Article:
29. American Bar Association, Legal Technology Resource Center, Practice and Case Management Software, supra note 2.
30. Oklahoma Bar Association, “Member Perks: Benefits Your Association Provides,”https://www.okbar.org/members/Members/Benefits.aspx.
31. Kansas Bar Association, “Member Benefits,” www.ksbar.org/page/benefits.
32. Dennis Dimka, “Hosted vs. Web-based Legal Practice Management,” Law Technology Today (July 23, 2015),www.lawtechnologytoday.org/2015/07/hosted-vs-web-based-legal-practice-management.
33. See, e.g. Santa Barbara County Bar Association’s membership benefits webpage, which specifically states, “Members should always use due diligence and exercise their own judgment regarding the use of any product or service provided by a third party. In no event shall SBCBA be responsible or liable, directly or indirectly, for any damage or loss caused or alleged to be caused by or in connection with the use of or reliance on any such content, goods, or services available on or through any third party site or resource.” Santa Barbara County Bar Association, “Membership Benefits,” www.sblaw.org/membership-benefits.
34. Joshua Poje, “Practice Management,” ABA TechReport 2016, supra note 3. 
35. Jared Correia, “The Long Nine: Essential Software for the Modern Law Practice,” Attorney@Work Blog (Feb. 2, 2016),https://www.attorneyatwork.com/long-nine-essential-software-modern-law-practice/.
36. Joshua Lenon, “New Clio Features Help Make Practice Growth a Reality,” Attorney@Work Blog (Nov. 6, 2015),www.attorneyatwork.com/Clio-announcements-help-make-practice-growth-simplification-reality.
37. Chad Burton, “Virtual Law Practice,” ABA TechReport 2016,www.americanbar.org/publications/techreport/2016/virtual_law_practice.
38. Id.
39. Jim Calloway, “Email Attachments vs Client Portals,” 87 Oklahoma Bar Journal 1707 (2016),https://www.okbar.org/members/MAP/MAPArticles/HotPracticeTips/EmailAttachments.aspx and Jim Calloway, “ABA Issues New Ethics Opinion on Encryption of Attorney-client Email,” Jim Calloway’s Law Practice Tips Blog (May 11, 2017),www.lawpracticetipsblog.com/2017/05/2017-aba-ethics-opinion-email-encryption.
40. Affinity Consulting Group, “Clio and NetDocuments Integration,” Affinity Consulting Blog (June 2015),affinityconsulting.com/affinity-newsletters/413-feature-article-for-june-2015-clio-and-netdocuments-integration.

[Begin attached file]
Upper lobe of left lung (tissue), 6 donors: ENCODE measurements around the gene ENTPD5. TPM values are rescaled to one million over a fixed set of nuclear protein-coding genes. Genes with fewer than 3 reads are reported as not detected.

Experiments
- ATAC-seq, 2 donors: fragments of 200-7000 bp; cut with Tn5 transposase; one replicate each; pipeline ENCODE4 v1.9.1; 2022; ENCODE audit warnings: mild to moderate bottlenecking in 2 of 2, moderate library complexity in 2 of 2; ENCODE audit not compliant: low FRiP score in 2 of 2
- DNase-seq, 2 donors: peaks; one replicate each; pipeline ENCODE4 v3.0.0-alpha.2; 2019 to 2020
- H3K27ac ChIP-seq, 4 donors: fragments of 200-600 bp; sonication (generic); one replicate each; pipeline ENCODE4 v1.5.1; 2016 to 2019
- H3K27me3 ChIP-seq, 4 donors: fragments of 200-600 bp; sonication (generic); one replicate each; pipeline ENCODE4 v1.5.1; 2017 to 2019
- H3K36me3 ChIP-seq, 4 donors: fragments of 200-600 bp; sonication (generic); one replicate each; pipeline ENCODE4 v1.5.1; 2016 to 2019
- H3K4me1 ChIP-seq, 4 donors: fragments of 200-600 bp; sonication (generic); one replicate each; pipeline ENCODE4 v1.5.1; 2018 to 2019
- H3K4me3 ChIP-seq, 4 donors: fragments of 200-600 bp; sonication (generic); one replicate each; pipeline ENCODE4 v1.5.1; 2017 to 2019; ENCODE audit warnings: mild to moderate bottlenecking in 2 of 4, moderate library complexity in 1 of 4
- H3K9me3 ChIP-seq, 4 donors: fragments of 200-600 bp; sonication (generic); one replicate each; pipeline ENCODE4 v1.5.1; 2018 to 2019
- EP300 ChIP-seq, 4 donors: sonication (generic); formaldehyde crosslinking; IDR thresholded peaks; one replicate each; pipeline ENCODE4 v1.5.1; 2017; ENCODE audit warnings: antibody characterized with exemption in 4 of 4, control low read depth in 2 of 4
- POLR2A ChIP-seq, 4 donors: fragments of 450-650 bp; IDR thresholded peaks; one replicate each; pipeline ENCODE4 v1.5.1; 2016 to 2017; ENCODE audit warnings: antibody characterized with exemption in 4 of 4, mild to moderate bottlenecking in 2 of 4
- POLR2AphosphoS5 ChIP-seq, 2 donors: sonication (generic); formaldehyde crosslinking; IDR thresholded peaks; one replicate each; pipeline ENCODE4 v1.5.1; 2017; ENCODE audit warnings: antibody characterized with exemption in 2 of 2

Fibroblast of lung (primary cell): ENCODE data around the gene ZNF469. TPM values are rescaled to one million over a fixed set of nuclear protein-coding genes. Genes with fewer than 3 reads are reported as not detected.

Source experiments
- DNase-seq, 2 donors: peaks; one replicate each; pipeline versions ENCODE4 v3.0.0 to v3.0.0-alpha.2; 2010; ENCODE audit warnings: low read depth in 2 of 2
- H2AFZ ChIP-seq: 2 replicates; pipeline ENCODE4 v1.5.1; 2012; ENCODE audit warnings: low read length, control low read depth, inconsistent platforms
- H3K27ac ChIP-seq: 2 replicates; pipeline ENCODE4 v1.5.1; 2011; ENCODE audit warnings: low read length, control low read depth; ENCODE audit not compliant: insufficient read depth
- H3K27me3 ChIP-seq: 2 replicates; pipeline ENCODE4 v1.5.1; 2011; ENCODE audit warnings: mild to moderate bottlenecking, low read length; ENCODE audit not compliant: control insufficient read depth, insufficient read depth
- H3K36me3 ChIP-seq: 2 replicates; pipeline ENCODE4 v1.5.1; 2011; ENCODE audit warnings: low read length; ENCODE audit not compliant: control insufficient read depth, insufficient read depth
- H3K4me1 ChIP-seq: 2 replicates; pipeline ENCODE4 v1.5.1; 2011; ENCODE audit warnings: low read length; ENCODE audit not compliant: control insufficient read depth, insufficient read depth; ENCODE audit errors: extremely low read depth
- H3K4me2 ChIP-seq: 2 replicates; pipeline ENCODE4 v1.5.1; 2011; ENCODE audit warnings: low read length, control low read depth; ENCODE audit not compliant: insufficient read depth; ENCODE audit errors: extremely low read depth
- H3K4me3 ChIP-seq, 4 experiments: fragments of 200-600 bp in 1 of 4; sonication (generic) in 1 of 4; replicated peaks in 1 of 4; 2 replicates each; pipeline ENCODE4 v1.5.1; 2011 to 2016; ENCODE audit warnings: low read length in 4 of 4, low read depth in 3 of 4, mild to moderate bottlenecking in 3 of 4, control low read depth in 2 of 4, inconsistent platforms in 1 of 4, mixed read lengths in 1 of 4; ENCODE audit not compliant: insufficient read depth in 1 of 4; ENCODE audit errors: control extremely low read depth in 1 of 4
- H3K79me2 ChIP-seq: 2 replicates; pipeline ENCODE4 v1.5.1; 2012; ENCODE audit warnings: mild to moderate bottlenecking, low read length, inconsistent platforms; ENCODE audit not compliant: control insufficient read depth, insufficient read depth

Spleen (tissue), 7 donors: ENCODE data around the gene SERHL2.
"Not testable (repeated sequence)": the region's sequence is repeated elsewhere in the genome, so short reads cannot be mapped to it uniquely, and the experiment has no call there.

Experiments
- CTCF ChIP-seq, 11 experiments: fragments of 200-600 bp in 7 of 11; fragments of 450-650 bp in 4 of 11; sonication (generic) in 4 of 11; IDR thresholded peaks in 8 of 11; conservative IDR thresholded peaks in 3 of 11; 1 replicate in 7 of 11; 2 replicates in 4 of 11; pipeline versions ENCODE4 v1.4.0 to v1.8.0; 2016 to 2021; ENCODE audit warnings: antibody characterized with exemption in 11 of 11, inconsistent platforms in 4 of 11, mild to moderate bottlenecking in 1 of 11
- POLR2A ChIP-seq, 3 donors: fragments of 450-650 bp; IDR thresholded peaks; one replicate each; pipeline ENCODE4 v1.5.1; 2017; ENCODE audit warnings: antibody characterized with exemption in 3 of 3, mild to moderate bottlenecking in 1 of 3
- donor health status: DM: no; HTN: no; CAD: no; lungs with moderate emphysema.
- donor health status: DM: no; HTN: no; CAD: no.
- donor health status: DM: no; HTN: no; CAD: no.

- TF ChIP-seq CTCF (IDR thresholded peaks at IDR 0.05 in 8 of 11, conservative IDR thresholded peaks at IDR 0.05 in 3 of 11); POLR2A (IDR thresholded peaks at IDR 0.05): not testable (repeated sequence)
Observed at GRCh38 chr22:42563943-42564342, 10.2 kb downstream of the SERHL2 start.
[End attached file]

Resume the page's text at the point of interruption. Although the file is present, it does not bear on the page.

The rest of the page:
41. See e.g. Jack Bostelman, “Leverage the Small Stuff,” KMJD Consulting (Jan. 05, 2014), (Explains how firms have identified matter completion through the knowledge management features and how that information has been used.) 
42. Robert Ambrogi, “PracticePanther Launches Suite of Accounting Tools and Comprehensive QuickBooks Integration,”LawSites (June 8, 2016), www.lawsitesblog.com/2017/06/practicepanther-launches-suite-accounting-tools-comprehensive-quickbooks-integration.
43. Renata Baldassarri, Law Firm Analytics Reports: Matter Budgets, Rocket Matter’s Legal Productivity (Nov. 24, 2015),www.rocketmatter.com/practice-management/law-firm-analytics-reports-matter-budgets.
44. Robert Ambrogi, “This Week in Legal Tech: 10 Reasons You Should Use Practice Management Software,” Above the Law(Oct. 3, 2016), https://abovethelaw.com/2016/10/this-week-in-legal-tech-10-reasons-you-should-use-practice-management-software/.
45. Joshua Poje, “Practice Management,” ABA TechReport 2016, supra note 3.  
46. Robert Ambrogi, “This Week in Legal Tech: 10 Reasons You Should Use Practice Management Software,” Above the Law, supra note 41.
47. The reputation of the practice management solution provider is an important indicator of the likelihood that the vendor will appropriately handle security requirements. However, attorneys should look for the following technical assurances when selecting a practice management solution: 1) 2048-bit SSL Certificate and secure HTTPS connection when connecting to the service via a Web browser; 2) ISO 27001 and SOC 2 Type II certification; 3) AES 256-bit data  encryption (which is equivalent to the encryption standards used by financial institutions); 4) inclusion of intrusion detection and virus protection software as part of the providers own servers; and 5) a separate uninterruptible power supply at the server facilities of the practice management solution vendor. Thomson Reuters, “5 Things Law Firms Need from a Legal Cloud Services Provider,”www.legalsolutions.thomsonreuters.com/law-products/ns/news-views/small-law/legal-cloud-services.
48. Joshua Poje, “Practice Management,” ABA TechReport 2016, supra note 3. 


Originally published in the Oklahoma Bar Journal -- OBJ 88 pg. 1537 (Aug. 19, 2017)